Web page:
Special design details:  In order to make changes to the stamp images without altering the original dies, special transfers were made.  The original date, 1893, was replaced with 1992.  Flaws in the original dies that resulted from their age were repaired in the duplicates.

About the printing process:  Ink colors were chosen for the stamps to reflect the colors of the original Columbian stamps.  The images on the border of the sheets were produced using dark colors so the focus remained on the stamps rather than being distracted by the accompanying images.  The stamp images were printed using intaglio engraving, and the background images were produced using offset lithography.

 

First Day City:  The dedication ceremony for the Columbian souvenir sheets took place on opening day of World Columbian Stamp Expo 92.  Joint issue sheets from Italy, Portugal, and Spain were also dedicated at the ceremony.

Unusual thing about this stamp:  These six souvenir sheets were sold only as a set by the US Postal Service.  Originally, they were only available at the Expo or through mail order from the Philatelic Sales Division.  Later, the USPS announced the sheets would be sold at local post offices.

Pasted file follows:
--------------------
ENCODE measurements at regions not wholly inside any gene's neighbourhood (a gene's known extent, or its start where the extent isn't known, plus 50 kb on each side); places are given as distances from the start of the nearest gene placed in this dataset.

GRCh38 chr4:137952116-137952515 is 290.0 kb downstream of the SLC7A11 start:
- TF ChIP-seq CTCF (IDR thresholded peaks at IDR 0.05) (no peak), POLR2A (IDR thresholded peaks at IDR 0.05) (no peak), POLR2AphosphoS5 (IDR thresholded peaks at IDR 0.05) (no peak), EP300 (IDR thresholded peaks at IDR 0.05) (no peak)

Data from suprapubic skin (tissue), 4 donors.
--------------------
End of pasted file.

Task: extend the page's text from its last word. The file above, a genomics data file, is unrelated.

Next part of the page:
More fun facts:  This set was a joint issue with Italy, where Columbus was born, Portugal, whose flag he sailed under, and Spain, where Columbus received financial backing from the monarchs.

History the stamp represents:  In 1893, the World’s Columbian Exposition was held in Chicago.  It commemorated the 400th anniversary of Christopher Columbus sailing to the New World on his first voyage.  A set of 16 stamps were issued to commemorate the expo.  They highlighted scenes from his journeys and his return to Europe.  These stamps became favorites among stamp collectors, though few people were able to afford the entire set of 16.  In anticipation of the 500th anniversary, the USPS decided to reissue those beloved stamps using the same denominations. 

 
Own the Joint Issues From Other Countries:
 
 

World’s Columbian Exposition 

U.S. #2616 was issued for the 1992 World Columbian Stamp Expo.

On May 1, 1893, the World’s Columbian Exposition opened in Chicago, Illinois.